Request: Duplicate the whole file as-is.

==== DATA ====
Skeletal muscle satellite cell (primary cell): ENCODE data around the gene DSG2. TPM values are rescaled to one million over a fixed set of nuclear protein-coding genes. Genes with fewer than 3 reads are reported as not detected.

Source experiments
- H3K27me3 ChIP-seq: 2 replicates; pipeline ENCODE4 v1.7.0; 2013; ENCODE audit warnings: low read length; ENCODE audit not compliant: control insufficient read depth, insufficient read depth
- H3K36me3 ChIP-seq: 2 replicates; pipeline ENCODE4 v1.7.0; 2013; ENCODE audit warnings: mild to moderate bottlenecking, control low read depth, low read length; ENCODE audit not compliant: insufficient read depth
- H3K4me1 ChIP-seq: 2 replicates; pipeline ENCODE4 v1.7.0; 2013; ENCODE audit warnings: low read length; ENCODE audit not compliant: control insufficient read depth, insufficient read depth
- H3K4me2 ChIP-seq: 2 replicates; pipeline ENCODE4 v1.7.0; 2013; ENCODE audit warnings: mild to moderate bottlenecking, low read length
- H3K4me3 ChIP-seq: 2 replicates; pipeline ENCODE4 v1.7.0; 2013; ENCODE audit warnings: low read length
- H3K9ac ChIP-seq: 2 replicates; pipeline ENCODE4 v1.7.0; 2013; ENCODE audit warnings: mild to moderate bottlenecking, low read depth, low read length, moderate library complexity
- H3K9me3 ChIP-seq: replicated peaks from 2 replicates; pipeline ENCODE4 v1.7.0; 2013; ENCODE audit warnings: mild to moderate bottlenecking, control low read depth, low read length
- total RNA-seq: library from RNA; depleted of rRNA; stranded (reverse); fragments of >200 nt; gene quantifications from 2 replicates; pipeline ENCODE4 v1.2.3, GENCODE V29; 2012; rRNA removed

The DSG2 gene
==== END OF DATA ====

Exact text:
Skeletal muscle satellite cell (primary cell): ENCODE data around the gene DSG2. TPM values are rescaled to one million over a fixed set of nuclear protein-coding genes. Genes with fewer than 3 reads are reported as not detected.

Source experiments
- H3K27me3 ChIP-seq: 2 replicates; pipeline ENCODE4 v1.7.0; 2013; ENCODE audit warnings: low read length; ENCODE audit not compliant: control insufficient read depth, insufficient read depth
- H3K36me3 ChIP-seq: 2 replicates; pipeline ENCODE4 v1.7.0; 2013; ENCODE audit warnings: mild to moderate bottlenecking, control low read depth, low read length; ENCODE audit not compliant: insufficient read depth
- H3K4me1 ChIP-seq: 2 replicates; pipeline ENCODE4 v1.7.0; 2013; ENCODE audit warnings: low read length; ENCODE audit not compliant: control insufficient read depth, insufficient read depth
- H3K4me2 ChIP-seq: 2 replicates; pipeline ENCODE4 v1.7.0; 2013; ENCODE audit warnings: mild to moderate bottlenecking, low read length
- H3K4me3 ChIP-seq: 2 replicates; pipeline ENCODE4 v1.7.0; 2013; ENCODE audit warnings: low read length
- H3K9ac ChIP-seq: 2 replicates; pipeline ENCODE4 v1.7.0; 2013; ENCODE audit warnings: mild to moderate bottlenecking, low read depth, low read length, moderate library complexity
- H3K9me3 ChIP-seq: replicated peaks from 2 replicates; pipeline ENCODE4 v1.7.0; 2013; ENCODE audit warnings: mild to moderate bottlenecking, control low read depth, low read length
- total RNA-seq: library from RNA; depleted of rRNA; stranded (reverse); fragments of >200 nt; gene quantifications from 2 replicates; pipeline ENCODE4 v1.2.3, GENCODE V29; 2012; rRNA removed

The DSG2 gene